I'm going to change your diaper!
Poo-ee...change your diaper!
Poooo-eeee!


Daddy's coming home now!
Let's go see Daddy!
Daddy!
Daaadeeee!
Dada!


It's time to make your supper.
It's time to eat.
Let's eat.
Eeeeat!
Eeeeat!
Eeeeat!


You can repeat the final word, syllable, or sound several times, waiting each time for a response.

Though the events at the Family Resource Centre may become fun over time, I'd bank more on what she is going to gain from you, your husband, her grandparents, and other special people.

Please keep posting so we can learn what you feel helps your daughter the most, over time!

Mary Lou

Edited by user Monday, July 7, 2014 3:38:05 PM(UTC)  | Reason: Not specified

Mary Lou B. Johnson, M.S.,CCC-SLP

http://www.HelpYourChildSpeak.com
thanks 1 user thanked Mary Lou SLP for this useful post.
Lrghtp on 8/13/2014(UTC)
Lrghtp  
#5 Posted : Wednesday, August 13, 2014 1:46:55 PM(UTC)
Lrghtp

Rank: Newbie

Joined: 7/4/2014(UTC)
Posts: 3
Canada

Thanks: 2 times
Thanks for the suggestions... sorry for the late follow-up, but life has a way of getting really busy.

So we went for the hearing test and everything was normal, as we suspected. They did not completely finish the testing as my little one got very tired (she missed her nap because of the appt), so we are going back for a follow-up when she is one year old, but all the testing that was done was OK.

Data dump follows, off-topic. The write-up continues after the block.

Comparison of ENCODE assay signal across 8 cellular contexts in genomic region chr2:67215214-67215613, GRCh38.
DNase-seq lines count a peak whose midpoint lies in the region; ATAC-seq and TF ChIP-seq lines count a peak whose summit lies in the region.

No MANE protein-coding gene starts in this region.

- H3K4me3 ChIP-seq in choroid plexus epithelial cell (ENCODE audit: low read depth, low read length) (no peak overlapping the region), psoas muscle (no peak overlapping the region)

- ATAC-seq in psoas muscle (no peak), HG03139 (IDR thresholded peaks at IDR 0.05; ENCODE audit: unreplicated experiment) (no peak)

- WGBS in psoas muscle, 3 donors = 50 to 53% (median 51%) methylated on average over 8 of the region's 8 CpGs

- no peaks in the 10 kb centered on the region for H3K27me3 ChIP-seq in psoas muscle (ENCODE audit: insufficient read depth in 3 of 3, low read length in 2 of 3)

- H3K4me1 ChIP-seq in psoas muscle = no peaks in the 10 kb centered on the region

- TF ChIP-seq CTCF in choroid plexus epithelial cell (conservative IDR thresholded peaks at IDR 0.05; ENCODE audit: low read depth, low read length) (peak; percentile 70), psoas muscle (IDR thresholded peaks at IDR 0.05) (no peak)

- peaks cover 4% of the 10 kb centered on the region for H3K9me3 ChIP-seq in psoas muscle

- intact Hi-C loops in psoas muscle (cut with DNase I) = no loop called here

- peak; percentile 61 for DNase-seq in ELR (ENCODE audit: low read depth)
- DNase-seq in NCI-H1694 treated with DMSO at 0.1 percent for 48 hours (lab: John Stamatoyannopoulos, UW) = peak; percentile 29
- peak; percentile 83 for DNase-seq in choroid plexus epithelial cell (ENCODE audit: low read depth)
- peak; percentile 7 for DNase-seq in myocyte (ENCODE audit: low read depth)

She was also assessed by a speech language therapist. In her report she stated that my little one was indeed very quiet, but given her young age that did not necessarily mean a speech delay and might be simply an indication of her personality. (I really won't have a problem with a quiet child, if she does turn out to be one, as I'm not an extrovert myself...)

Her report arrived about 2 weeks after the assessment, and *on that very same day* my little girl started canonical babbling ('da-da-da'...)!!!

I almost had tears in my eyes, I was so happy.

Since then (she turns 10 months old in 2 days) we have 'yayaya' and 'dadada' and 'gagaga' and a few other sounds that don't necessarily corresponds to English sounds (e.g. sounds in between 'g' and 'd'). We also have 'ba' but not yet 'baba'. We do not yet have 'mama'. We also have a few syllables like 'agoo' and 'go-aaah' and a few other 'fake' 2 syllable 'words'.

Over the last month or so she has become more vocal. She noticed that if she is left alone - for example if we are in the kitchen for no more than a few minutes and she is in the dining room - and she starts talking/yelling, we come running to see what's up. So now the moment she is left alone she starts babbling and if we don't appear in seconds she increases her volume. If we take 'too long' to return to her she starts yelling. :-)

We continue to take her to the library and the local 'family resource centre' for "baby time" activities to give her more social opportunities.

We are hoping to see a "specific" 'dada' soon. (So far 'dada' is non-specific and does not refer to Dad.)

(p.s. I'm also realizing that I'm a bit too anxious about her development for no good reason at all, and I need to relax!)